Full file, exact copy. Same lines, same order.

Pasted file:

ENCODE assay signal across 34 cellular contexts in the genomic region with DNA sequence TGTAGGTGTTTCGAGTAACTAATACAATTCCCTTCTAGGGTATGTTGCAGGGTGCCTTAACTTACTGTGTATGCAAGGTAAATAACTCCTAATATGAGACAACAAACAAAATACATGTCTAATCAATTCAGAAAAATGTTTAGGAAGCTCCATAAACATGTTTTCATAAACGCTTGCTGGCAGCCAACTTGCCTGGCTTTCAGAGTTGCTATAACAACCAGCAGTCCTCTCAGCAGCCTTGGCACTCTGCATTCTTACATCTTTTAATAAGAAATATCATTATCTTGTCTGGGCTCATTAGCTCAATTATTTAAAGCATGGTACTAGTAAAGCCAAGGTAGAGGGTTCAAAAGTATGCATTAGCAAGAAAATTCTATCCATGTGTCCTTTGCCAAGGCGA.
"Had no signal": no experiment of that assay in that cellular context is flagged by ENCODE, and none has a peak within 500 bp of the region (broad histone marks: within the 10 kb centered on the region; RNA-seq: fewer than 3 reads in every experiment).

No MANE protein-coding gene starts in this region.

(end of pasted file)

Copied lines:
ENCODE assay signal across 34 cellular contexts in the genomic region with DNA sequence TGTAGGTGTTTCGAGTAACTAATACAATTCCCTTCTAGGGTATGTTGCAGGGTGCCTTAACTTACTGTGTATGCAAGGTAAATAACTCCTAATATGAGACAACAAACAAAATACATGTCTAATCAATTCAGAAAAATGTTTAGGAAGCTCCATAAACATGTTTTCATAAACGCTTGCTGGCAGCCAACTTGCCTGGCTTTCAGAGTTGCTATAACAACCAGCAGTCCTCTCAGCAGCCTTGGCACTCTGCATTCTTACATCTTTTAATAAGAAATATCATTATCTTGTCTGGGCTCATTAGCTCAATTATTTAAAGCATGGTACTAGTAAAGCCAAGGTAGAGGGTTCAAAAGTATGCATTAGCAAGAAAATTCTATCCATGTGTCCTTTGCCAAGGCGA.
"Had no signal": no experiment of that assay in that cellular context is flagged by ENCODE, and none has a peak within 500 bp of the region (broad histone marks: within the 10 kb centered on the region; RNA-seq: fewer than 3 reads in every experiment).

No MANE protein-coding gene starts in this region.